Joshua S. Yuan , Laura L. G. Abercrombie , Yongwei Cao , Matthew D. Halfhill , Xin Zhou , Yanhui Peng , Jun Hu , Murali R. Rao , Gregory R. Heck , Thomas J. Larosa , R. Douglas Sammons , Xinwang Wang , Priya Ranjan , Denita H. Johnson , Phillip A. Wadl , Brian E. Scheffler , Timothy A. Rinehart , Robert N. Trigiano , C. Neal Stewart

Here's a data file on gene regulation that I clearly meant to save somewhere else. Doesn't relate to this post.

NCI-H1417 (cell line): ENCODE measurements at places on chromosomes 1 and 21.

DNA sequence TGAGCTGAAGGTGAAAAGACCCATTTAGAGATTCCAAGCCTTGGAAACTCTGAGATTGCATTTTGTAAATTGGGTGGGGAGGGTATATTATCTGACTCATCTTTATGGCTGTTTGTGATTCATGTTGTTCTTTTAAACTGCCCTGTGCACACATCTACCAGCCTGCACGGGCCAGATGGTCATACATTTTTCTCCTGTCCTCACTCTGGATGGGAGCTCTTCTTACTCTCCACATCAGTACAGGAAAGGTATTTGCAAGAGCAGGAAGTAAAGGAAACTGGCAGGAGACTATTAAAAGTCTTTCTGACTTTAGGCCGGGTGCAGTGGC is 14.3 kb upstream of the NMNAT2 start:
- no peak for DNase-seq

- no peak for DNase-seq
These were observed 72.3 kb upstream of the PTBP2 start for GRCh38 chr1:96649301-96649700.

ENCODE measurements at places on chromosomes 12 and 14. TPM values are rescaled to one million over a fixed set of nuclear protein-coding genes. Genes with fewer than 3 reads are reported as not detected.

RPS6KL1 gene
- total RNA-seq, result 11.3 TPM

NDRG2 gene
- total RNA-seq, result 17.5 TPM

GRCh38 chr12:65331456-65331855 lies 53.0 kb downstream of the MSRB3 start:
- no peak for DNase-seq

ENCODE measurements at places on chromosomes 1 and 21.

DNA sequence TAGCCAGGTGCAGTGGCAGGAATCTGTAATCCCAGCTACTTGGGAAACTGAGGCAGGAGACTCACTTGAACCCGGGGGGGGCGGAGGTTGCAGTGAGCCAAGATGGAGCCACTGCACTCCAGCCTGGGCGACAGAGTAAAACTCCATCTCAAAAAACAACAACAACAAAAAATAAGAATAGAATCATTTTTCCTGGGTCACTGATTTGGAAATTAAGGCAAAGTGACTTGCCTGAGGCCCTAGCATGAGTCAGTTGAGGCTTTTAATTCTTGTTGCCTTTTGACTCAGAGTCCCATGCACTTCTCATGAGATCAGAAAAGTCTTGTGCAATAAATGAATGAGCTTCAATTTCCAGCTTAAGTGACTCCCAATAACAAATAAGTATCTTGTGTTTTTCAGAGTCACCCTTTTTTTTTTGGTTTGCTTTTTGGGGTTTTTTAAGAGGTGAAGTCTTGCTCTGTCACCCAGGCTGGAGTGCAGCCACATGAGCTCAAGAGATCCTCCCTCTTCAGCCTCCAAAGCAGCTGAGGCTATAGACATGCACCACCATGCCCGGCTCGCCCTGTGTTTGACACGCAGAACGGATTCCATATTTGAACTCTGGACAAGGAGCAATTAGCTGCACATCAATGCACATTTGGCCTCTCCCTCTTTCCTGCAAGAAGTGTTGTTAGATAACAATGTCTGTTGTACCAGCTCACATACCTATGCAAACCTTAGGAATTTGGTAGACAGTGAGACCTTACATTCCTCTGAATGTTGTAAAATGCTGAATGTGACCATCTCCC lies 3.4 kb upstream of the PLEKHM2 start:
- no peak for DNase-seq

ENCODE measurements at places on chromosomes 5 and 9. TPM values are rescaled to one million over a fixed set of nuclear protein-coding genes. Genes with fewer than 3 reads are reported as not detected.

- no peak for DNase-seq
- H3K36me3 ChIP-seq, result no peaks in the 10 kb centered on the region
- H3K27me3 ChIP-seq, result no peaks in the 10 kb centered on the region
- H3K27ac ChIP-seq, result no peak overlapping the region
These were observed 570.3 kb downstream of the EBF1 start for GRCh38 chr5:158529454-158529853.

The evolution of glyphosate resistance in weedy species places an environmentally benign herbicide in peril. The first report of a dicot plant with evolved glyphosate resistance was horseweed, which occurred in 2001. Since then, several species have evolved glyphosate resistance and genomic information about nontarget resistance mechanisms in any of them ranges from none to little. Here, we report a study combining iGentifier transcriptome analysis, cDNA sequencing, and a heterologous microarray analysis to explore potential molecular and transcriptomic mechanisms of nontarget glyphosate resistance of horseweed. The results indicate that similar molecular mechanisms might exist for nontarget herbicide resistance across multiple resistant plants from different locations, even though resistance among these resistant plants likely evolved independently and available evidence suggests resistance has evolved at least four separate times. In addition, both the microarray and sequence analyses identified non–target-site resistance candidate genes for follow-on functional genomics analysis.